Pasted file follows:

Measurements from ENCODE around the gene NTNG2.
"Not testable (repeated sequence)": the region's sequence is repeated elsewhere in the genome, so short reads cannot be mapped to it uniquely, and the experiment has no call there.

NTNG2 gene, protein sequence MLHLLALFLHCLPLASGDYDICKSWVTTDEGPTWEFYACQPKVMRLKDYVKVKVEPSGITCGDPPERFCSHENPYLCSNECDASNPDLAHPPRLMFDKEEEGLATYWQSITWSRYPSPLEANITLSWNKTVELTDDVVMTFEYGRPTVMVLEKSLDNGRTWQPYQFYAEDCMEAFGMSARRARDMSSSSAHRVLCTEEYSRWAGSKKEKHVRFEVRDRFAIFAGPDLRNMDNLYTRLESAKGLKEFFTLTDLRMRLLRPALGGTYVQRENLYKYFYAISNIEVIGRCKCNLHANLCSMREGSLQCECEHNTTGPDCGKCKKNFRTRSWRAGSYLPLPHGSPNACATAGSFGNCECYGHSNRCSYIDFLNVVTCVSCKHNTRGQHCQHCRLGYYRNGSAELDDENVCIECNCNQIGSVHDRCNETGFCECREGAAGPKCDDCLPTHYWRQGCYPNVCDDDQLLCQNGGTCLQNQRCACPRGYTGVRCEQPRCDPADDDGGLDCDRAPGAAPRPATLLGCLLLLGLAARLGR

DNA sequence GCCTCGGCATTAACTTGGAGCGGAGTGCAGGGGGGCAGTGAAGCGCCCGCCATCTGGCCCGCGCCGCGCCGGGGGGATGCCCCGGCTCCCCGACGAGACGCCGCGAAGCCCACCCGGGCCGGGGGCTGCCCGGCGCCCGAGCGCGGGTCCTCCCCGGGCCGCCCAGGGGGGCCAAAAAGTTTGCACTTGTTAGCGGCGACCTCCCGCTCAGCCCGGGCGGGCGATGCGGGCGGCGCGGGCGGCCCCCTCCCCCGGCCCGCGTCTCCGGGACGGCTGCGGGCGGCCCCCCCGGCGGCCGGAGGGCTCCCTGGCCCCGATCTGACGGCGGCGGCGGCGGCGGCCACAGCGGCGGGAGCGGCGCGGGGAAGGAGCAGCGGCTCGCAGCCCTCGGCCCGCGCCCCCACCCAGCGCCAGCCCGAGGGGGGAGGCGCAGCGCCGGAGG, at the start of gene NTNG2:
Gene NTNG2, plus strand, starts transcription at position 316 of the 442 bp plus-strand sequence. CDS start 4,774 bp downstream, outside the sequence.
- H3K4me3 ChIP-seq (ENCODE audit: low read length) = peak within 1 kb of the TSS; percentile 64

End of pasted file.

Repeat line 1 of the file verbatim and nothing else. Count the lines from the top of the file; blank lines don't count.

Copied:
Measurements from ENCODE around the gene NTNG2.